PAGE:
Although Roche and Genentech still seem some distance away from agreeing a full-blown merger, the two companies are joining forces to work with Switzerland’s GlycArt to develop and commercialise one of the latter’s oncology agents.

GlycArt, a company bought by Roche in 2005, will collaborate with the two other firms to develop GA101, a humanised anti-CD20 monoclonal antibody. The drug is currently in Phase I/II trials for CD20-positive B-cell malignancies, such as non-Hodgkin’s lymphoma and chronic lymphocytic leukaemia.

Under the terms of the deal, the three companies will share certain development costs and it was noted that Genentech, which will receive commercialisation rights in the USA, will record $105 million in R&D expenses in the third quarter.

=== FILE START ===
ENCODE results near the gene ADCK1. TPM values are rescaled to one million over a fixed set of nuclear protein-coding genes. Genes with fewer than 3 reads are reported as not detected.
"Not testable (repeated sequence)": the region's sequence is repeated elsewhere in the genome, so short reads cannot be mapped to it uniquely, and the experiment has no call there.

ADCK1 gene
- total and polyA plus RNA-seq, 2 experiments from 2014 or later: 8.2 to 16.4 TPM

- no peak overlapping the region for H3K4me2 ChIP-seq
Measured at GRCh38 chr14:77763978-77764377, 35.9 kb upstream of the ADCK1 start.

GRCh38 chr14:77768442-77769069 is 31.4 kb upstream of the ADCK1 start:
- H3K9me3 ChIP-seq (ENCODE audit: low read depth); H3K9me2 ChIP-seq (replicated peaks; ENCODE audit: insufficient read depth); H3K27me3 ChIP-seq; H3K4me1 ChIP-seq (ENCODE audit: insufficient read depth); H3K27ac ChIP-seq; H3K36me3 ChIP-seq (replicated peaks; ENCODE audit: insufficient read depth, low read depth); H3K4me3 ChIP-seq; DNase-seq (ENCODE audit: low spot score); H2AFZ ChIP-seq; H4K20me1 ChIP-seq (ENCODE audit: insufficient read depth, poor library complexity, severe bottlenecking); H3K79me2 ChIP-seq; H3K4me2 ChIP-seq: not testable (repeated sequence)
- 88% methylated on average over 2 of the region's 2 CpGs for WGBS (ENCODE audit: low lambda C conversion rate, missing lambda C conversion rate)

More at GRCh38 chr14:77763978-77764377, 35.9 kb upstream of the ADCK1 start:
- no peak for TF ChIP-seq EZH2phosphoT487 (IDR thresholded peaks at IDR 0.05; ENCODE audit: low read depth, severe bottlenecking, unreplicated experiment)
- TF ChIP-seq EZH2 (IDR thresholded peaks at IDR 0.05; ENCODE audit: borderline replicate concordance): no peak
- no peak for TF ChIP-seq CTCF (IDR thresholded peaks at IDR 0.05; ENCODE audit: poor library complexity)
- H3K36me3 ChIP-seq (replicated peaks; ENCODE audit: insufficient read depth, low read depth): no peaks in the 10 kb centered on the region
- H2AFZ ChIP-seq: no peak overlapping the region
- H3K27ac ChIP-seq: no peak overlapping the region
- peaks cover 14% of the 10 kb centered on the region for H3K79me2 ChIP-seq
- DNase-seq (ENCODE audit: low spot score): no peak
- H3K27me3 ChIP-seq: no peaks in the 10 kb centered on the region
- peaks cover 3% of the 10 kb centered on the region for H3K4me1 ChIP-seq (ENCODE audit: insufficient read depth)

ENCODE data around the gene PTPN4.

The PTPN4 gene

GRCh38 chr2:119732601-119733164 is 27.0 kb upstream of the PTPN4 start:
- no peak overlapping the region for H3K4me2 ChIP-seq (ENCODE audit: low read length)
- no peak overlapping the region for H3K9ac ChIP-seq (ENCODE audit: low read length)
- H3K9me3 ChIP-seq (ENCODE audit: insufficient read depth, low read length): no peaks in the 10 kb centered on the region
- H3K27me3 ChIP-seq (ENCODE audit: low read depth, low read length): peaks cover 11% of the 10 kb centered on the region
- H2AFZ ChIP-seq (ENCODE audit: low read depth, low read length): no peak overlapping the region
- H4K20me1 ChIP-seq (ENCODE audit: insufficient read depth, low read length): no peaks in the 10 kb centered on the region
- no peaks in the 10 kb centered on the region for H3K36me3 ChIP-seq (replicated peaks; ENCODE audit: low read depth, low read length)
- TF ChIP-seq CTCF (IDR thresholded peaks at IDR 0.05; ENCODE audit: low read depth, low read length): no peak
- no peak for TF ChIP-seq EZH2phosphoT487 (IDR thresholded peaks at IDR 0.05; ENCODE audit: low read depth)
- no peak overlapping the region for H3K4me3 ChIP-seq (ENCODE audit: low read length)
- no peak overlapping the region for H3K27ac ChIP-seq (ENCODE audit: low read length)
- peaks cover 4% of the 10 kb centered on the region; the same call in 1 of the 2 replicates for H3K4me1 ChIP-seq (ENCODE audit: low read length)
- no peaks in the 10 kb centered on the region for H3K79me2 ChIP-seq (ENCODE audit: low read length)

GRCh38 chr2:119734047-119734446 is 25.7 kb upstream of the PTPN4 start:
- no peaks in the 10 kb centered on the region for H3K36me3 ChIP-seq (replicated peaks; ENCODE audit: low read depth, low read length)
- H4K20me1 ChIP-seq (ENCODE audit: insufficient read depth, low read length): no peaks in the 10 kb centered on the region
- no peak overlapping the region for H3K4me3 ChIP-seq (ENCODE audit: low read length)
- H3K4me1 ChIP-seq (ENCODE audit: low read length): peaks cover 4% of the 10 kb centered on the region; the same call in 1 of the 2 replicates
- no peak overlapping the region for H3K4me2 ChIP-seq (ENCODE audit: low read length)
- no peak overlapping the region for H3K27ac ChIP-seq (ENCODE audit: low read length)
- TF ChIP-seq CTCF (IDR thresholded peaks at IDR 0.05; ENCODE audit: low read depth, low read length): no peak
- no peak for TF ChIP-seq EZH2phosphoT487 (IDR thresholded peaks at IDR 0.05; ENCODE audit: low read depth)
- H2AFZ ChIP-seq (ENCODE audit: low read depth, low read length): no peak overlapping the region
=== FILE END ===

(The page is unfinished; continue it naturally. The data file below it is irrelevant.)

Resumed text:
Hal Barron, Genentech’s chief medical officer, said that the collaboration on the GA101 molecule “complements our existing research programme” and that through the programme, “we may have the potential to offer a new option to treat patients with haematological malignancies”. William Burns, chief executive of Roche Pharmaceuticals, added that “the exciting work in antibody engineering carried out by our scientists at GlycArt can now be taken to the next stage in developing clinically differentiated treatments”.

As for Roche’s bid to buy the 44% stake in Genentech it does not already own, the Basel-based group says the credit crisis gripping the world is not going to prevent it from financing the proposed $89 per share takeover bid, which valued the deal at $43.7 billion but was turned down. However, the strengthening of the dollar against the Swiss franc means that the original $89 offer would effectively now cost Roche $96 per share, according to a research note issued by Citi analysts.